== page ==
Current Regulatory Framework

Federal agencies, like the Federal Deposit Insurance Corporation (the “FDIC”) and the Consumer Protection Financial Bureau (the “CFPB”), spearhead the mission of protecting consumers from banking failures and threats arising from financial service usage.[11] However, it is unclear whether these agencies have jurisdiction to regulate non-bank mobile payment systems in same way they can regulate a traditional bank card payment.[12] For example, the Electronic Fund Transfer Act (the “EFTA”) gives the CFPB the power to monitor electronic transactions by, inter alia, enforcing disclosure requirements, determining consumer liability of unauthorized transactions, and resolving issues arising from unauthorized transactions.[13] However, the EFTA does not explicitly provide the CFPB with jurisdiction over non-bank mobile payment systems. Nonetheless, the FDIC argues that federal laws like the EFTA should apply because these laws govern the same mechanisms utilized in non-bank mobile payment systems (i.e., electronic fund transfers and automated clearing house systems).[14] Agencies argue that big tech companies should not be able to evade regulation simply by implementing an existing, regulated system that uses a new form of technology.[15] Big Tech contends, however, that consumers will not benefit from any additional regulatory burden because the infrastructure underlying the transaction is subject to adequate regulation.[16] Though companies like Apple provide accessibility, they rely on banks to carry out transactions.[17]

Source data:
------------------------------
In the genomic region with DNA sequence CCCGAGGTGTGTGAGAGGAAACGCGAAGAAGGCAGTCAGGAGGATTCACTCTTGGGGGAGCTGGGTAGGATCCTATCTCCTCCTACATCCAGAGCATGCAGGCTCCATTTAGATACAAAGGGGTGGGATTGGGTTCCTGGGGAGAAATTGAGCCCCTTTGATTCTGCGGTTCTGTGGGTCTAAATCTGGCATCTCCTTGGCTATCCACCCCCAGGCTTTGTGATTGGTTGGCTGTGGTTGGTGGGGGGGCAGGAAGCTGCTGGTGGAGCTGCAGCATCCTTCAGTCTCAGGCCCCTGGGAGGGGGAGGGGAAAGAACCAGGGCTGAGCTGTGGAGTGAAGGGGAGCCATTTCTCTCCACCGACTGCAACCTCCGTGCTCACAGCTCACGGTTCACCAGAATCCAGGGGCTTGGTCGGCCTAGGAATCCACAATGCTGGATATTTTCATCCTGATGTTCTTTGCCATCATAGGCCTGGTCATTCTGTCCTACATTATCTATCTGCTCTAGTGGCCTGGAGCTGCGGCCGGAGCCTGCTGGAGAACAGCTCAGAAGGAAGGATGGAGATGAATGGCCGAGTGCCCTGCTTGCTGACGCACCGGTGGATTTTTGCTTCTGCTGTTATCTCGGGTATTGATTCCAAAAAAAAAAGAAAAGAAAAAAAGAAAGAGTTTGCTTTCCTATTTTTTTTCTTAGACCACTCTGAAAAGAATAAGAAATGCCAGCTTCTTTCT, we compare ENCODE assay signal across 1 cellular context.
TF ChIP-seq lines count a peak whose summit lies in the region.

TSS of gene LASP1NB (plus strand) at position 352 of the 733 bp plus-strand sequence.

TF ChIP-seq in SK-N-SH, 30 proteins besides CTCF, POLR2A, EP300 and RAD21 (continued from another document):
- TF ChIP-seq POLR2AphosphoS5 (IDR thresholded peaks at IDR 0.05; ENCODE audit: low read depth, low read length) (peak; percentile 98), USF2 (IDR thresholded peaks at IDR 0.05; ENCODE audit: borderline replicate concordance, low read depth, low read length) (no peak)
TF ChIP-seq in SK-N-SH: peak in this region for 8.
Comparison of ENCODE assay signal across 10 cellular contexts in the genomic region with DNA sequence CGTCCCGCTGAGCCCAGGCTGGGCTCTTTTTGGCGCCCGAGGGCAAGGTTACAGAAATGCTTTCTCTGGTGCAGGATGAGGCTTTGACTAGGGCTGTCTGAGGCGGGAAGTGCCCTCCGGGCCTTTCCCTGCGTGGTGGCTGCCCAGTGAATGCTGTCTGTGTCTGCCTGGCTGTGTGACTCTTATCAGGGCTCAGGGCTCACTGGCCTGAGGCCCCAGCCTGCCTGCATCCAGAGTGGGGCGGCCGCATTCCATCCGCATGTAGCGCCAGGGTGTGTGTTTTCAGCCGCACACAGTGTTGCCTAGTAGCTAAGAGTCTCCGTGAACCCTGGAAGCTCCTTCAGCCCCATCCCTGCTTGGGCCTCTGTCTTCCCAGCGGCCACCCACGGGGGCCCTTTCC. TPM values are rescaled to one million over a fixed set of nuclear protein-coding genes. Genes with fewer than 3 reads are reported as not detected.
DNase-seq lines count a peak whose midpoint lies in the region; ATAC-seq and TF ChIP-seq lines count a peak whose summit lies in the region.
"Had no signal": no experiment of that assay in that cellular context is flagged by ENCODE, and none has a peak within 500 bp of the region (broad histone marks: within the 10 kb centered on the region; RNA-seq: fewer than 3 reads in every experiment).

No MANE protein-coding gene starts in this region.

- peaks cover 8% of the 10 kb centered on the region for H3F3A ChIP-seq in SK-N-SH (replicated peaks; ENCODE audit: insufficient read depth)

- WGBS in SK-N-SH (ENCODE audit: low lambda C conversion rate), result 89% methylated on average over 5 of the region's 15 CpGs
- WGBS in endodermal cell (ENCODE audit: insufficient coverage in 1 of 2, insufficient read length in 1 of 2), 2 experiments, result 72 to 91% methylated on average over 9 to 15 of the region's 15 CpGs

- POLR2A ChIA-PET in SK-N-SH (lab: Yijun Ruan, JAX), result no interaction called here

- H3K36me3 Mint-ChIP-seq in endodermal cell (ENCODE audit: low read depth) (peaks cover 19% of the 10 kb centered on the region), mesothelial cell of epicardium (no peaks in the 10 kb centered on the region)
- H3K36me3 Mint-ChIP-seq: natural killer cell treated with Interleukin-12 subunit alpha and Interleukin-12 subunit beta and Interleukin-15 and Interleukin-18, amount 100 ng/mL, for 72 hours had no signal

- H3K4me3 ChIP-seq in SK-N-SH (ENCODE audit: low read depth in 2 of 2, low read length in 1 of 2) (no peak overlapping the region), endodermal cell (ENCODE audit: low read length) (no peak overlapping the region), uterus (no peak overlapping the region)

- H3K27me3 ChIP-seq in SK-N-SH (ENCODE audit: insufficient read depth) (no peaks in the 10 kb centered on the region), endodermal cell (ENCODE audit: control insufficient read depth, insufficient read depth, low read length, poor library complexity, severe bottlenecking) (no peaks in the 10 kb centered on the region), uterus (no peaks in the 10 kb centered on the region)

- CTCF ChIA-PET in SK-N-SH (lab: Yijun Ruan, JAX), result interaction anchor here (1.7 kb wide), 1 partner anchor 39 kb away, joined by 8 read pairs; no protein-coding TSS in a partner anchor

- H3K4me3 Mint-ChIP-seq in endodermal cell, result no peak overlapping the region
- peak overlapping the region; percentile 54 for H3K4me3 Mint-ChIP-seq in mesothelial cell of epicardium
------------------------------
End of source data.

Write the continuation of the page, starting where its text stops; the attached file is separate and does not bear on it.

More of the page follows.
Entrance Into Retail Banking and Regulatory Issues